Starset is not just a band. It’s a revolution in music and media. Backed by a deepening Sci-Fi mythos courtesy of the Starset Society, and blazing with an interstellar set production that ties seamlessly into its evolving canon of scientific discovery, Edison, Tesla, the occult, and government conspiracy, Starset is a band that deserves to be experienced.
Front man Dustin Bates shows incredible vocal range, churning through perfectly smooth melodies or batting into hardcore dynamics where the drama of the songs call for it. Bassist Ron DeChant, guitarist Brock Richards, and drummer Adam Gilbert round out the outfit, emblazoned by electric-blue ‘Starset masks’ from the cover of their debut album Transmissions. Which is really only the taste of the full picture.
The band refers to their performances as ‘demonstrations’ and I’ve had the opportunity to experience three of Starset’s demonstrations over the last year. That first time I was as unprepared for the show as I’ve since seen many others in the audience be unprepared. Surprised, skeptical, intrigued—love-at-first-listen—initial reactions vary, but one thing is immediate: Starset is not your typical opener. They come decked out in space gear lit up with LEDs. They rock out in front of a barrage of intergalactic imagery that plays like a movie behind them, tying us in to their ‘transmissions’, flashing us their message. Bates conducts the demonstration like a rogue scientist before his Emulator-DVS (Dual View System) Touchscreen—a fully functional device by Smithson Martin he uses to DJ the electronic sound elements during the live show. It makes for a great visual as well, high-tech-teetering-on-Hollywood-FX, sowing in to the viral marketing campaign that’s visibly been spreading. I hear more and more people in the audience singing along to the lyrics at every show.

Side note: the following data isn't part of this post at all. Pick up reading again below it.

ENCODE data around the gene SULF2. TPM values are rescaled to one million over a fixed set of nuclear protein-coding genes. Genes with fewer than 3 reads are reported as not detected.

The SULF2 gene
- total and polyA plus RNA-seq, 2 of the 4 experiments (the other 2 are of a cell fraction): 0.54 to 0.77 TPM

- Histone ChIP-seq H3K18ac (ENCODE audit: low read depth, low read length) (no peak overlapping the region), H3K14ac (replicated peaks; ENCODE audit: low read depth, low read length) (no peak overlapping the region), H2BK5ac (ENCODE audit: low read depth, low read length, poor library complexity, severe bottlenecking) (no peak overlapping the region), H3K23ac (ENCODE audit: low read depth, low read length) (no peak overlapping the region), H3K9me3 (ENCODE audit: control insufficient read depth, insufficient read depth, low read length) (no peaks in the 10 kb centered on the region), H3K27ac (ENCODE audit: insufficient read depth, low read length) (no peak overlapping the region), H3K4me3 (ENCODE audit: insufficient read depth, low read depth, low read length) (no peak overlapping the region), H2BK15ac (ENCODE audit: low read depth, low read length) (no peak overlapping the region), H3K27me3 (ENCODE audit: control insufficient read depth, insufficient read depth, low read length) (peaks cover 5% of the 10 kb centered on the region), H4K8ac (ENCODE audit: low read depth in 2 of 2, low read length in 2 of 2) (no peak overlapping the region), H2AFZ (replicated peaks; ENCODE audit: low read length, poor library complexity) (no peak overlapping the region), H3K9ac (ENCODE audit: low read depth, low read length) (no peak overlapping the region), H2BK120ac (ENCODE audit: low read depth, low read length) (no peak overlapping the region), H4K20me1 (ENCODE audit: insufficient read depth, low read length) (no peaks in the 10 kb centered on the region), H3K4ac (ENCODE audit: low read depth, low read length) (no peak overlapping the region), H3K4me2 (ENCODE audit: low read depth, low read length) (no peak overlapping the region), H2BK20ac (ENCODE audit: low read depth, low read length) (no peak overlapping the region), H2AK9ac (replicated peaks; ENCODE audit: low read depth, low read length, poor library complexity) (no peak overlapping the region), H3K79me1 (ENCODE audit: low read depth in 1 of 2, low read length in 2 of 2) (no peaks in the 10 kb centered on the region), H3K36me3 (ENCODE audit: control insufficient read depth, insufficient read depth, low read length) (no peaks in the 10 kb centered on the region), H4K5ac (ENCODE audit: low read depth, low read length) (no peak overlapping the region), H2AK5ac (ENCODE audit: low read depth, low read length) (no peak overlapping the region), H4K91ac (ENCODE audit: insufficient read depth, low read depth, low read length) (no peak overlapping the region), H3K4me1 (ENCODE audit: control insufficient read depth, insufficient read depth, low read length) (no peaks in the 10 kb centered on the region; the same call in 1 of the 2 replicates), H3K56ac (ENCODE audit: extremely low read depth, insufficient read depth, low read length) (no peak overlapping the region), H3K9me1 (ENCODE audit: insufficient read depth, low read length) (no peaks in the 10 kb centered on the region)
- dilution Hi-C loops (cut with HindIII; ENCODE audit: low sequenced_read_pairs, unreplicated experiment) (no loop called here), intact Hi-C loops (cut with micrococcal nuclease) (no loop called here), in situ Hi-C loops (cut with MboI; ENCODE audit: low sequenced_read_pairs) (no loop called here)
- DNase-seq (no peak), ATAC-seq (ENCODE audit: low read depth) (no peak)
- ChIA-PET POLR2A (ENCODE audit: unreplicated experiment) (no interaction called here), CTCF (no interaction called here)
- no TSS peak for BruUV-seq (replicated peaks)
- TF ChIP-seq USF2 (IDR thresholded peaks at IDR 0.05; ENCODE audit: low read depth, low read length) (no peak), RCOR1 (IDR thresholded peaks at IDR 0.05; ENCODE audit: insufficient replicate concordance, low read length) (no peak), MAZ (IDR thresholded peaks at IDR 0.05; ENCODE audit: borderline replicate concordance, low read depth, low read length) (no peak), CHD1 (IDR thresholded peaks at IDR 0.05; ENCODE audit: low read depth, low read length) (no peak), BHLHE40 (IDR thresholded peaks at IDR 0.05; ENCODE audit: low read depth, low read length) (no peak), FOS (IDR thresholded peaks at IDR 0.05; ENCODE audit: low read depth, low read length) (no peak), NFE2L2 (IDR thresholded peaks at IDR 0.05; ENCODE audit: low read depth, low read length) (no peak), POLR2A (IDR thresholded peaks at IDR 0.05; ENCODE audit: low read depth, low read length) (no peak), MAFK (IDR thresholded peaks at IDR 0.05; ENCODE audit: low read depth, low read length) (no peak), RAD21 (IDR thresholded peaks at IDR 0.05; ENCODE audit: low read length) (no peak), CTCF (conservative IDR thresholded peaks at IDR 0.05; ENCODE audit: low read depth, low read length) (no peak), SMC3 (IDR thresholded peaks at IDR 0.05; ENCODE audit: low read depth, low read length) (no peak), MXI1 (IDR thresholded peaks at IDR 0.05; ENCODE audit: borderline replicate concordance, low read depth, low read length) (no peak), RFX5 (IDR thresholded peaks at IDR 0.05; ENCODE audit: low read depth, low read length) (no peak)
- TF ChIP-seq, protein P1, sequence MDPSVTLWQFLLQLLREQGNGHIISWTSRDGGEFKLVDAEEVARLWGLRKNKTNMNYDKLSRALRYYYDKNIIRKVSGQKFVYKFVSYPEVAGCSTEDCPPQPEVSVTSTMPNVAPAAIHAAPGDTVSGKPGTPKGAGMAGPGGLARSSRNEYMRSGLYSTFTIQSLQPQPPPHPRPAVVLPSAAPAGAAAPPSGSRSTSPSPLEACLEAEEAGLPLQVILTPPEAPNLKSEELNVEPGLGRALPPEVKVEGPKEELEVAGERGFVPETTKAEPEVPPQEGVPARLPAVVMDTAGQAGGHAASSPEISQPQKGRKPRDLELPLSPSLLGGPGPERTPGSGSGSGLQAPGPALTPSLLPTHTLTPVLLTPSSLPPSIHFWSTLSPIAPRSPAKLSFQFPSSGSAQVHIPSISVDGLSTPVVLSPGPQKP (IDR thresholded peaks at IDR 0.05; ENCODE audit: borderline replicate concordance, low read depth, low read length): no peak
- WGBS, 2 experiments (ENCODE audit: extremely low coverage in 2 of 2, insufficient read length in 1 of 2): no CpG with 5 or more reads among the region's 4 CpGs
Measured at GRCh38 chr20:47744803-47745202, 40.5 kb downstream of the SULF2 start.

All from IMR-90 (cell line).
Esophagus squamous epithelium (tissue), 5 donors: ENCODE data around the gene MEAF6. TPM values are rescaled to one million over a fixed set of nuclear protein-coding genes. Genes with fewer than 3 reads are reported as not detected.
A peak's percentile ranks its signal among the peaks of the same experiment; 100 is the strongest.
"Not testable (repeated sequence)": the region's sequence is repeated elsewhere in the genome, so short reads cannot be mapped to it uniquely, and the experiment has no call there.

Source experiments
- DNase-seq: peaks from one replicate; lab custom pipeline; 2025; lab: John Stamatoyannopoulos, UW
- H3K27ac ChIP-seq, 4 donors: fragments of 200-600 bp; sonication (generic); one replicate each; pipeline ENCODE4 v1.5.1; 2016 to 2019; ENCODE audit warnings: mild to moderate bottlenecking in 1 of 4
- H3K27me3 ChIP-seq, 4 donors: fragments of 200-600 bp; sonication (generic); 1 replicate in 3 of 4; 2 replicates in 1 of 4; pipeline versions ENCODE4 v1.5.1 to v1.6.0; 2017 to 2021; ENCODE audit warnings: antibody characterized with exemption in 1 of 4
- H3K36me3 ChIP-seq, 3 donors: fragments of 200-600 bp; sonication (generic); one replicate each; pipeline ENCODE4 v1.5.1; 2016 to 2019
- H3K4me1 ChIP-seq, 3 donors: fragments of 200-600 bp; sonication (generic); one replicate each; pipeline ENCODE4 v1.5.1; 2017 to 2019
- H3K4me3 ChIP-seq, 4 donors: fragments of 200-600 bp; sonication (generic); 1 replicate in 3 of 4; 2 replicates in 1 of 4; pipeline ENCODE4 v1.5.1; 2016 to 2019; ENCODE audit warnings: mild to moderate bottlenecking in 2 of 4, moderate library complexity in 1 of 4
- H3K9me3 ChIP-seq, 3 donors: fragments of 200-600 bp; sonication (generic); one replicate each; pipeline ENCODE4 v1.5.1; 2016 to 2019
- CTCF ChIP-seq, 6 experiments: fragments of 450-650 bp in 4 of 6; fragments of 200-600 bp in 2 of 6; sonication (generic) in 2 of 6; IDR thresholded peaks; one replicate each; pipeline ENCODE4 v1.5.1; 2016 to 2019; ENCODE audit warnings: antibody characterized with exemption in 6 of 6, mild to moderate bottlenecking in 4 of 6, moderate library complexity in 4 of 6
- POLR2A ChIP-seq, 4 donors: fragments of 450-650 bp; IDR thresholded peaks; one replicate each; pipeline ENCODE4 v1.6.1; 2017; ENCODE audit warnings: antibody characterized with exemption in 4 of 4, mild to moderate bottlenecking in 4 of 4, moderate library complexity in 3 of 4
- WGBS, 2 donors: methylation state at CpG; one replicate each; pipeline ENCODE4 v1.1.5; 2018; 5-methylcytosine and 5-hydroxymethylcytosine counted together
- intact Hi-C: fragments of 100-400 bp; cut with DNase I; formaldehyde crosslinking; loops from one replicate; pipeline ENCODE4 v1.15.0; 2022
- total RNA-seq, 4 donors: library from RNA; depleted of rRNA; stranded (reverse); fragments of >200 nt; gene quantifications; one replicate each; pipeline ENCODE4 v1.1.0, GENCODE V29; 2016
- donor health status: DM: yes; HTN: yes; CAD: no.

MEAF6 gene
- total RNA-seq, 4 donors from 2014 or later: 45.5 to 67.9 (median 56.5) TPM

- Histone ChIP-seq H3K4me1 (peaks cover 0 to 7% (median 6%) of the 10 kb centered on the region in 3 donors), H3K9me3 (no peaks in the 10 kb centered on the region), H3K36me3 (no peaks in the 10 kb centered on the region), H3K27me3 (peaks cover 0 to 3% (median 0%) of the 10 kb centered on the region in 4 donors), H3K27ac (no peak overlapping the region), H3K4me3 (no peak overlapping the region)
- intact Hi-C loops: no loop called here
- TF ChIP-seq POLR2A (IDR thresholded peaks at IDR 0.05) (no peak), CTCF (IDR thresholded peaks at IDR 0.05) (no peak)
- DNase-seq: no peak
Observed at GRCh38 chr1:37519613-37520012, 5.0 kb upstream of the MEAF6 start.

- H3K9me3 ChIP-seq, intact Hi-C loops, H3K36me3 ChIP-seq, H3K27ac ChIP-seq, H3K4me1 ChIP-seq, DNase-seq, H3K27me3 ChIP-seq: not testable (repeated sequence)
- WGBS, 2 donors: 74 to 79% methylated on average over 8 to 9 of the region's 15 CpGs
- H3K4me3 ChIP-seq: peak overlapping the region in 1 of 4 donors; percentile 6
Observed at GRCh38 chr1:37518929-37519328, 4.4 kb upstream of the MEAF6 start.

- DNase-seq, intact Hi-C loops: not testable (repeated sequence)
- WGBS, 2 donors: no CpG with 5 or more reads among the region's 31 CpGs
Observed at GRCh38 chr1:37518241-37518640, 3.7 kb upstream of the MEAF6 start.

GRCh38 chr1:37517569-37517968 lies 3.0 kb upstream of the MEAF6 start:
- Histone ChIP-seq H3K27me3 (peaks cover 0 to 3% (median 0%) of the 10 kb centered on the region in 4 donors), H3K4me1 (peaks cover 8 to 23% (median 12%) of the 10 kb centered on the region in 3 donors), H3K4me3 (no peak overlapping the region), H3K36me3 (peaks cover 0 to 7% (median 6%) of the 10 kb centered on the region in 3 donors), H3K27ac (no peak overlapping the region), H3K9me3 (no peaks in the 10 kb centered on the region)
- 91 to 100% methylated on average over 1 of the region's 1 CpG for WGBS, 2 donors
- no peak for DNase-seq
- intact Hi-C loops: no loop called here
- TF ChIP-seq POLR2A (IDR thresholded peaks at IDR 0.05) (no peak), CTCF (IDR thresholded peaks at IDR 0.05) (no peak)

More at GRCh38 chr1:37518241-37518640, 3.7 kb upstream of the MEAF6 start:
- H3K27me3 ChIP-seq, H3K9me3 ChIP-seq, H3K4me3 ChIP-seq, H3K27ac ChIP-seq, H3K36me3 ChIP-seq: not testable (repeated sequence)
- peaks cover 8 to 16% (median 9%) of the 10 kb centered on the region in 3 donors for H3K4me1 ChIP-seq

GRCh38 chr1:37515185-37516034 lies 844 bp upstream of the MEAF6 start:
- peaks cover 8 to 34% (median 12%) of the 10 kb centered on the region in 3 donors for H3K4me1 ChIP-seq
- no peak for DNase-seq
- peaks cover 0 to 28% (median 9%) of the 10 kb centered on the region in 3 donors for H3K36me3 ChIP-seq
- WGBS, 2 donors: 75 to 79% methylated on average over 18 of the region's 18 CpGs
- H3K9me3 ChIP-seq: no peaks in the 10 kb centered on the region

Starset is gaining traction.
Saturday’s demonstration at The Paramount in Huntingdon NY was further proof of the band’s increasing momentum. They kicked off with the track “First Light,” a dramatic build of voiceovers and instrumental cues reminiscent of Christopher Nolan’s Inception. Commanding the stage with their signature production, Starset unfolds like a cinematic vision through the atmosphere they create. But with the first verse of “Rise and Fall,” they prove they’re much more than a flashy gimmick.
Their music combines melodic hard rock elements with a booming bass that rattles into the guts of everyone in the first five rows. Songs like “Carnivore” and “My Demons,” arguably the hits off Transmission, boast incredibly catchy hooks the audience can holler back in growing chorus.
Bates allows Starset to grab its audience before he openly invites people to meet with the band at the merch table after the set, and more importantly—invites them to ask questions. Not just of Starset and its unfolding saga, (or why there’s guys in space suits on stage) but of ourselves and of our government. Starset’s political and scientific stance on spreading awareness is unlike any other band currently on the scene. But when we consider Bates’ background as a Ph.D. candidate in electrical engineering, US Air Force research and as an instructor at the International Space University, it’s not so surprising. Only two years into the project, Starset is breaking new ground, and if their steady climb from obscurity into radio stations nationwide is anything to judge by, we’ll be hearing—and seeing—a whole lot more of them.
If you’re unfamiliar with Starset, I highly recommend you change that. Check out their singles on Youtube, pick up their album on iTunes and if you get the chance to experience a demonstration live, definitely do so!
Starset is currently on tour with nationwide dates into October (see dates below).
Check out our photo gallery from the show!
First Light (intro)
Rise and Fall
Down with the Fallen
The Future is Now